"Yes, sir," I said politely. I kept my feet still and my hands folded calmly on my lap. I knew the drill for an employment interview. This was my shot at the big time, and I didn't want to blow it.
But I didn't think it necessary to volunteer that I'd picked Miss Daisy up at a DEA auction. She'd been in bad shape, needed a few bullet holes patched, and the engines redone. Even with the damage discount, she'd cost more than I could really afford. I did a lot of the repair work myself, but I was gonna be broke if this deal didn't come through.
"I don' usually give a new guy a big shipment right off, but this is special, and I ain' got no time to wait. You sure you wanna try it? You think you up to it?"
"My plane's a twin-engined QueenAir and has good cargo space if we tear out the seats. If any plane can do it, she can."
Don Profirio looked around at his assembled minions and laughed. He threw his hands up in a "whatareyagonnado" gesture that brought howls of laughter, and I joined in to be one of the guys. Then he made a sharp cutting gesture and their laughter stopped as though he'd slit their throats, leaving me as the only one in the room chortling away. My chortles were 'chort-lived' and died away into the silence as he spoke again.
"Estupido! I wasn't talkin' about the plane." I shivered as he gave me a heavy-lidded stare. "You know what happen to you if you run off with my load...," he paused for effect and added, "...or worse, you get caught and talk to the Feds?"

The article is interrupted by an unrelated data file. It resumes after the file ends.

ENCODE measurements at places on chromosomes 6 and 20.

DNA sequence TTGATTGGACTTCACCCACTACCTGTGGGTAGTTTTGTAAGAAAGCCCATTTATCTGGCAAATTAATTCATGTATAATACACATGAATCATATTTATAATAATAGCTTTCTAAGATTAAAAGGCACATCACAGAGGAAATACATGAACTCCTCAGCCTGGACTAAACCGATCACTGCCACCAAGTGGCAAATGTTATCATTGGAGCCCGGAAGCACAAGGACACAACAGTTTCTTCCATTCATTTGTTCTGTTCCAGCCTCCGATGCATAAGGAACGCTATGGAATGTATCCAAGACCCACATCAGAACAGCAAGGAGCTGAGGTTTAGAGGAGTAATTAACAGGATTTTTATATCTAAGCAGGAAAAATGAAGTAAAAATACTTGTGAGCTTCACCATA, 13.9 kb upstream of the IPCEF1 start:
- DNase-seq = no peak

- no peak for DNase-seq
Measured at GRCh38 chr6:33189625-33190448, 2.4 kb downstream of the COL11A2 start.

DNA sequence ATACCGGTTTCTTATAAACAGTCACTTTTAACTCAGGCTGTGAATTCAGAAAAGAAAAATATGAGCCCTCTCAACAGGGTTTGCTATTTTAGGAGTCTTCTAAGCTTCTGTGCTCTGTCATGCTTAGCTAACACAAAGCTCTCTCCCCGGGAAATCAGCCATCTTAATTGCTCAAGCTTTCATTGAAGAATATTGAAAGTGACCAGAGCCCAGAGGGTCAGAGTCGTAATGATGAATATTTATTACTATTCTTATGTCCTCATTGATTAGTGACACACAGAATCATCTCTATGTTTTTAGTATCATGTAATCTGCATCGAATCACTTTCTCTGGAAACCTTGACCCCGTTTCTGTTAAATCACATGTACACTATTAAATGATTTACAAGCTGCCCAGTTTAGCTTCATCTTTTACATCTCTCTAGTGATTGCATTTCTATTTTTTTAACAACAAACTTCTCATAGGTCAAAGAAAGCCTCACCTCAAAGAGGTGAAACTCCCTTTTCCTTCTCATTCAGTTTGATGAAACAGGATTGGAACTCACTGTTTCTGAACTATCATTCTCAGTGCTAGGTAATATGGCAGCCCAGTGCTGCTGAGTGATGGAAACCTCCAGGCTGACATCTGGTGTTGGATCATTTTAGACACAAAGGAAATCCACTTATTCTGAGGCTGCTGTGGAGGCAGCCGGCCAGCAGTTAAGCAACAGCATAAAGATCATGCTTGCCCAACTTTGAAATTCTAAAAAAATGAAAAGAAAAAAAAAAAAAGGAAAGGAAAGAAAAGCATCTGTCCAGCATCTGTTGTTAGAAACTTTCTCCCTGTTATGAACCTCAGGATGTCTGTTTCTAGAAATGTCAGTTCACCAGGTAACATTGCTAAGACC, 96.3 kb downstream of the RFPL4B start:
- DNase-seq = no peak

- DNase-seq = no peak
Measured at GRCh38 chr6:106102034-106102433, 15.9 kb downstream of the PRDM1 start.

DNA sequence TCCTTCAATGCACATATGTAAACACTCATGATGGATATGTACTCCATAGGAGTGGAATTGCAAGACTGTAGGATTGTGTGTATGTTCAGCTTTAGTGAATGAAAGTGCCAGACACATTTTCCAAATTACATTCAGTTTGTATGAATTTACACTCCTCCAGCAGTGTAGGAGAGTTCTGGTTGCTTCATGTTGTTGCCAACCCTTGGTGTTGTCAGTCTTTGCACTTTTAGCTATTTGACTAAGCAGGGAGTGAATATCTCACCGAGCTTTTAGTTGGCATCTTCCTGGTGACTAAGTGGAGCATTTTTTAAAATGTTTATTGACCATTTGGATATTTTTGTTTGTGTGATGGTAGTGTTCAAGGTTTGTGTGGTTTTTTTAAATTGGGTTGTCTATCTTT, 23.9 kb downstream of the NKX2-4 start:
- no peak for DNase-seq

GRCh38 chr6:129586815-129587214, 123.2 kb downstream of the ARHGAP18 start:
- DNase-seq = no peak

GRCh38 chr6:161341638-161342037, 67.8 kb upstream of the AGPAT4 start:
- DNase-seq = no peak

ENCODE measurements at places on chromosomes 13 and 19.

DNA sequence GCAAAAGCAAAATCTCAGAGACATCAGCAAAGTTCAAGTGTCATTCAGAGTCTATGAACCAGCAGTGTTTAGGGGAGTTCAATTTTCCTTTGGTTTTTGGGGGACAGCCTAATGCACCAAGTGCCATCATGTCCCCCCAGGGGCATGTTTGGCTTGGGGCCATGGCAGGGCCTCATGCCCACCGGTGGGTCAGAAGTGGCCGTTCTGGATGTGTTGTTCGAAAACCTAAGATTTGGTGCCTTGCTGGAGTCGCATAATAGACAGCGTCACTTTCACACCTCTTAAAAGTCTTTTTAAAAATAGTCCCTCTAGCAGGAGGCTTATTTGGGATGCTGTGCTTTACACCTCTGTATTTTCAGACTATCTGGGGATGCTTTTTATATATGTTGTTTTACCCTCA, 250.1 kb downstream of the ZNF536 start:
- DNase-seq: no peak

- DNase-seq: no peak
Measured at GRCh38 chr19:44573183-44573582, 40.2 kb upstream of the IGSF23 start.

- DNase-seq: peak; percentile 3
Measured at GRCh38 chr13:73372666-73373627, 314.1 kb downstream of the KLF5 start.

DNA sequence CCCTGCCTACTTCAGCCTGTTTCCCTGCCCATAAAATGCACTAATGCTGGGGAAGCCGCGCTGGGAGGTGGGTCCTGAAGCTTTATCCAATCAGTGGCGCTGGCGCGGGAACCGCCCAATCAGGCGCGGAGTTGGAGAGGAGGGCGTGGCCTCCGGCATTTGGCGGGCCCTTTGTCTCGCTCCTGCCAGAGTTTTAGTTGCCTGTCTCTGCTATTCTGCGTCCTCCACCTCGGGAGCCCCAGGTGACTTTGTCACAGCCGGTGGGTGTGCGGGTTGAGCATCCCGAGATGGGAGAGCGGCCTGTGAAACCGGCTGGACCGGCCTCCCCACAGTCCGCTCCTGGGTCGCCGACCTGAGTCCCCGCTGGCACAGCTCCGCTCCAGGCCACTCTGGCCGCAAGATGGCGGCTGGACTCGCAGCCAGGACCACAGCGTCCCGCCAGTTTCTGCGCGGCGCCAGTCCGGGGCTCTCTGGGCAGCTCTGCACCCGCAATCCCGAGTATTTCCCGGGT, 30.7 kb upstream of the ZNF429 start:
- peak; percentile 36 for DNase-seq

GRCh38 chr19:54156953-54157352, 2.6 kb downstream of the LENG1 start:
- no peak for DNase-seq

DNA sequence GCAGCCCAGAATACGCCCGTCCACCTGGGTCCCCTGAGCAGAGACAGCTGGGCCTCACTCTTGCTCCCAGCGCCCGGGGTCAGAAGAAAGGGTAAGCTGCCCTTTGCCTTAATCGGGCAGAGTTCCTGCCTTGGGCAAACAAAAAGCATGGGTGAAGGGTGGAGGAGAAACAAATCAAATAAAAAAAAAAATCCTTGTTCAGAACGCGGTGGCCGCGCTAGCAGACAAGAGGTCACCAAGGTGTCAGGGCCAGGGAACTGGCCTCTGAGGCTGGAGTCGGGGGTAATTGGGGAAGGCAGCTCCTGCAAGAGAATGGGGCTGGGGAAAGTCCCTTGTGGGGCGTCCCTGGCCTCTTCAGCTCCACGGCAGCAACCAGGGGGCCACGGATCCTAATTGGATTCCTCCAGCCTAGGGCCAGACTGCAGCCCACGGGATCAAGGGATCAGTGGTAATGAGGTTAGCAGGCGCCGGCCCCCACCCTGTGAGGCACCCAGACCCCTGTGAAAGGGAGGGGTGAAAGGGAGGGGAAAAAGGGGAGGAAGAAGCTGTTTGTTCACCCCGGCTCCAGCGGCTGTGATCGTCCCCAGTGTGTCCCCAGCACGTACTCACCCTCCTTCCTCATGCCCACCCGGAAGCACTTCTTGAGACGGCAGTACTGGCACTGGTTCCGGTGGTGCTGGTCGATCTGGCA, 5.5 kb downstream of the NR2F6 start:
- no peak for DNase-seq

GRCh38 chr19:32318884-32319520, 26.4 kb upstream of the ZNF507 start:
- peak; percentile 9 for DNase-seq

I gulped and nodded. Making the big time or not, this was a committment-- like taking vows in the Church. Except the penance for breaking my vows promised to be as long and painful as anything the Inquisition had devised.
"Bueno." He gave a small smile. I was relieved and overjoyed we were smiling buddies again. "On the other hand, you do right by me, I do right by you. If you get caught..." I started to open my mouth, but he raised a hand, and I shut it immediately, attempting to make it look like a cough. He used his hands like a music conductor's baton, and I was learning the rhythm. "As I was saying, if you get caught and keep your mouth shut, we take care of you inside and when you get out you'll find something stashed away for ya."
"I'm sure your pension plan is very generous, Don Porfirio, but I don't plan to get caught."
"Pension plan!" He laughed and his boys laughed too. After a wary look around to make sure I was on solid ground, I joined them. He looked around and waved his hand in a benediction. "I like this guy. Wha's you name?"
"MacKinnon, Jack MacKinnon."